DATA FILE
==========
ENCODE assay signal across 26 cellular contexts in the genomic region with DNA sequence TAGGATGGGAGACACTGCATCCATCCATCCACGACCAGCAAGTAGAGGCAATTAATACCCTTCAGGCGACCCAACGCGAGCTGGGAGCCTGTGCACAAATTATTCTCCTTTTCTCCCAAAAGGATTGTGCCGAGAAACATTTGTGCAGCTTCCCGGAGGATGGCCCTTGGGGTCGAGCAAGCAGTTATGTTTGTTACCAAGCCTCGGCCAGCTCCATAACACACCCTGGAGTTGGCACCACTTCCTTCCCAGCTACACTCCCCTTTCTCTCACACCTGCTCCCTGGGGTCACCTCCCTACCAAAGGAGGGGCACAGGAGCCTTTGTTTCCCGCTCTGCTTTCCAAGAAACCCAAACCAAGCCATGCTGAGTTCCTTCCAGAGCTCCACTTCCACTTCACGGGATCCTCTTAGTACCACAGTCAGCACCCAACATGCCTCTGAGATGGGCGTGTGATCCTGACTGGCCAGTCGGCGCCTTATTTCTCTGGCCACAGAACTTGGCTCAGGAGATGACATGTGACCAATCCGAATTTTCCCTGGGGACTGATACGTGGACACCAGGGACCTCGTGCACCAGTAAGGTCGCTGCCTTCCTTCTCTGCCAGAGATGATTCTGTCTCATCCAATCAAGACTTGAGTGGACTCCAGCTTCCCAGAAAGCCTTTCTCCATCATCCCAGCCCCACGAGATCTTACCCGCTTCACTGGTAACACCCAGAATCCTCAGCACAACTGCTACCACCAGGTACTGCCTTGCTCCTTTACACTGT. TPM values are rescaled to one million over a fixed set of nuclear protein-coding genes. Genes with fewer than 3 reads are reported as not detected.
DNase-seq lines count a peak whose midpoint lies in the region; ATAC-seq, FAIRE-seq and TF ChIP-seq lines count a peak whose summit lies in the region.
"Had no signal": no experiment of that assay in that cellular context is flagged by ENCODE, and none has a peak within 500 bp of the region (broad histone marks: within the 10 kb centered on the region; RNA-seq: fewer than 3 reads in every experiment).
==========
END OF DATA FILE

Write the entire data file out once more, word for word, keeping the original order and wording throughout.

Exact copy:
ENCODE assay signal across 26 cellular contexts in the genomic region with DNA sequence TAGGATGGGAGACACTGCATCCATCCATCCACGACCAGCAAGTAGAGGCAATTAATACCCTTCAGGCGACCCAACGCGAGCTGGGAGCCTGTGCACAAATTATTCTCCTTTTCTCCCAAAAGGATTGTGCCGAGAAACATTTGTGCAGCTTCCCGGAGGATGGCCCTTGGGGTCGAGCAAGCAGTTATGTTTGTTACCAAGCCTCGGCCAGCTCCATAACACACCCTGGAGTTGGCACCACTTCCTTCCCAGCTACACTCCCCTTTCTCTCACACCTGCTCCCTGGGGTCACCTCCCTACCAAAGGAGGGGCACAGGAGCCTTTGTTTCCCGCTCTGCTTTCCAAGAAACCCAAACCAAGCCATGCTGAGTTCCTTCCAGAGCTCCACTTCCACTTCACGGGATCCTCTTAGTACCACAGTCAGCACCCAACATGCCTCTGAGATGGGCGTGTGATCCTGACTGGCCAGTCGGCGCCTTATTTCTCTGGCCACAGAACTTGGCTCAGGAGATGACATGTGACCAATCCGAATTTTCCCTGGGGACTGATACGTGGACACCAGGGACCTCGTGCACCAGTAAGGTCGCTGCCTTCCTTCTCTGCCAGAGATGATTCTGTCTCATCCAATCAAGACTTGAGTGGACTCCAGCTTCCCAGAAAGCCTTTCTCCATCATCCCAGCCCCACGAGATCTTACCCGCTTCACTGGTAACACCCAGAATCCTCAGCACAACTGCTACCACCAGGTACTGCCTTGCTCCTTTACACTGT. TPM values are rescaled to one million over a fixed set of nuclear protein-coding genes. Genes with fewer than 3 reads are reported as not detected.
DNase-seq lines count a peak whose midpoint lies in the region; ATAC-seq, FAIRE-seq and TF ChIP-seq lines count a peak whose summit lies in the region.
"Had no signal": no experiment of that assay in that cellular context is flagged by ENCODE, and none has a peak within 500 bp of the region (broad histone marks: within the 10 kb centered on the region; RNA-seq: fewer than 3 reads in every experiment).